The 4J School Board expanded public comment time at the April 10 meeting as part of its pledge to hold more feedback sessions with community members. Over about 90 minutes, comments touched on the district’s move to a common high school schedule, changes in the way health clinics operate and proposed cuts to library services.
Three members of the district’s Equity Committee spoke in favor of the common schedule. “Our goal as a community is a 100 percent graduation rate,” said Carmen Urbina, 4J’s parent, family and community coordinator. 4J’s four-year graduation rate is 66 percent.
Former city councilor Gary Rayor, the parent of a child at Charlemagne/Fox Hollow, said he supports the common schedule for middle and high schools because “there has to be some conformity to provide efficient, cost-effective services.”
Parent Douglas Moorehead said his family’s experience at Sheldon High School over 18 years was of a school “constantly in transition.” He urged 4J to delay adopting the common schedule, given strong teacher opposition and talk of adding music electives to an early-morning period.
Parent David Zupan said a panel discussion with teachers and parents concerned about the 3x5 schedule will be held at 7 pm Thursday, April 18, at the Unitarian Church at 13th and Chambers. “The purpose of the event in a neutral setting is to help the community and especially 4J parents learn more about why a majority of 4J teachers … are calling for a delay in implementing the proposed 3x5 schedule,” he said.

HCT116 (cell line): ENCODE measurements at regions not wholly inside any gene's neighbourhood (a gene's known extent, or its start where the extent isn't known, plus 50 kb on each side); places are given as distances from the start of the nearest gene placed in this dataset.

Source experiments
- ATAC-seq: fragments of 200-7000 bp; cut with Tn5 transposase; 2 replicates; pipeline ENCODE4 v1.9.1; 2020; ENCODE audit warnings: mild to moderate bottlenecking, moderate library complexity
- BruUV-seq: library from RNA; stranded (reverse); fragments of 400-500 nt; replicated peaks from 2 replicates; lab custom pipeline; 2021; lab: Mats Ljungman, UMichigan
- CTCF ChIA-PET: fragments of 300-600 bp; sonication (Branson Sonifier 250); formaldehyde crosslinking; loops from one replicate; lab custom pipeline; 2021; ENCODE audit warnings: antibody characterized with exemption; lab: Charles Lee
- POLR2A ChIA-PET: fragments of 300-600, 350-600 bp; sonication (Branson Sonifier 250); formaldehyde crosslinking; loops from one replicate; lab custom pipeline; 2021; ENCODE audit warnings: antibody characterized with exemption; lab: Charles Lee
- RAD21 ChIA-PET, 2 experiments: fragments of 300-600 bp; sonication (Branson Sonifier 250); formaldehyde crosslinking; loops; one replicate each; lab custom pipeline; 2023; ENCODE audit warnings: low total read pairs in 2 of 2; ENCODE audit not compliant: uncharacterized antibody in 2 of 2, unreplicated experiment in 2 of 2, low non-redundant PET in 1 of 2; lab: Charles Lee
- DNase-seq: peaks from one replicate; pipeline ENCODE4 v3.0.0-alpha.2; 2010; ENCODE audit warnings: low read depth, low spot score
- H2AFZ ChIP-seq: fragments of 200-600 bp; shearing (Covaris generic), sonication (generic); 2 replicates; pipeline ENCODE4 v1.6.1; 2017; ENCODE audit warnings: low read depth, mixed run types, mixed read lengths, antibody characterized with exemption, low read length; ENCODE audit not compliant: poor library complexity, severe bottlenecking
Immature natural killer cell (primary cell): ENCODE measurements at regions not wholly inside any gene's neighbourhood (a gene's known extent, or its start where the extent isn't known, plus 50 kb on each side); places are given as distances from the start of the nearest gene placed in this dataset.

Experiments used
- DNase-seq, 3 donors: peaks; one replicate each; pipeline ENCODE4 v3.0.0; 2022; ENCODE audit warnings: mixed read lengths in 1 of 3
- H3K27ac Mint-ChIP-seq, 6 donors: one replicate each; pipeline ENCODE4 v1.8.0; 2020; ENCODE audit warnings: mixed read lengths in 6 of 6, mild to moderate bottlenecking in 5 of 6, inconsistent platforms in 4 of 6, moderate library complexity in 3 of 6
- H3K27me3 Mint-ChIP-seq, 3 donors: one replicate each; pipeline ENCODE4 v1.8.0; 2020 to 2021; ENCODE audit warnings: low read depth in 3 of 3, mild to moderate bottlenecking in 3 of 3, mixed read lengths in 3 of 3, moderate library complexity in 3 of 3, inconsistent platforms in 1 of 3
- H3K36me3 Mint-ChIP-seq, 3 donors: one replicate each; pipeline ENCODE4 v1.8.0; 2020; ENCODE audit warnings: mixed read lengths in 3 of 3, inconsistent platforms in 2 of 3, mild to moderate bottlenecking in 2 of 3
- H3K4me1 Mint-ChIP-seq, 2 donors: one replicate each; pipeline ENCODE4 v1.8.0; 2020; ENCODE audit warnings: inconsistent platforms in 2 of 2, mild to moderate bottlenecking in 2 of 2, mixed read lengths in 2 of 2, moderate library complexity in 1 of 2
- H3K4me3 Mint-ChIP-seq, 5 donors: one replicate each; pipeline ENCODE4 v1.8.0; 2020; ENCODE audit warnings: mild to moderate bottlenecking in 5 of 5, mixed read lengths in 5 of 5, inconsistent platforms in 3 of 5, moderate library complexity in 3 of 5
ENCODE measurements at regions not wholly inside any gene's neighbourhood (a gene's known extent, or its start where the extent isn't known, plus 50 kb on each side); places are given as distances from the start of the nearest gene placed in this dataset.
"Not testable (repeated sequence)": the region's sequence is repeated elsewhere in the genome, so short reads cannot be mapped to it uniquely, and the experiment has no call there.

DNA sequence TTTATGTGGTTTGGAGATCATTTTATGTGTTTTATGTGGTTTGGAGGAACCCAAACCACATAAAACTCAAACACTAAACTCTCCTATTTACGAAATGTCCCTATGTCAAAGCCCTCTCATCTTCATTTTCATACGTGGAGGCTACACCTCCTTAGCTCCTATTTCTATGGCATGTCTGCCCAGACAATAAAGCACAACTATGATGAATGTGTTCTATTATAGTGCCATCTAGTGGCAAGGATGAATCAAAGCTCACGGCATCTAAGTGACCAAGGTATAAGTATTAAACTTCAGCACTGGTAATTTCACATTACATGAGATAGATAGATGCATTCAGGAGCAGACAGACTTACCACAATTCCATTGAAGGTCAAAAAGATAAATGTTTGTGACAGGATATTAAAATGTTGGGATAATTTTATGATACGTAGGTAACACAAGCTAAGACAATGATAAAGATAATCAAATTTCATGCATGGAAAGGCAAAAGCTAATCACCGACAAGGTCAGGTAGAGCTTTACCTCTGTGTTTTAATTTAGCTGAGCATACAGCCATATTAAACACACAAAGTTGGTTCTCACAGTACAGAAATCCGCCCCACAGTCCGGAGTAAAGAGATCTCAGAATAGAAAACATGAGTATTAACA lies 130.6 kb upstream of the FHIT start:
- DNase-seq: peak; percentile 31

Noah Mifsud, a ninth grader at South Eugene High School, said he and his friends were concerned about longer classes and about the gaps in instruction that would come from the 3x5, which could provide language and math only two-thirds of the year.
Other comments came from librarians requesting that 4J not cut library services, and from parents, graduates and health workers asking the board to reconsider cuts to school clinics, including cuts to mental health providers.
Board Chair Jennifer Geller explained that clinic cuts aren’t just because of funding, but also because of changes in state regulations. Superintendent Sheldon Berman emphasized that the district isn’t cutting health centers, it’s restructuring them. Every high school will retain a school nurse, and every middle school will share a nurse with two elementary schools. He also said 4J hopes to come up with a resolution that addresses students’ mental health needs.
Tad Shannon, president of the Eugene Education Association, told the board, “Our members are stressed like I’ve never seen them stressed, and it’s only going to get harder next year.” He reiterated his desire to see the common schedule postponed.
Board members urged parents and others to attend the district’s April 22 budget committee meeting and to contact legislators to urge funding for education.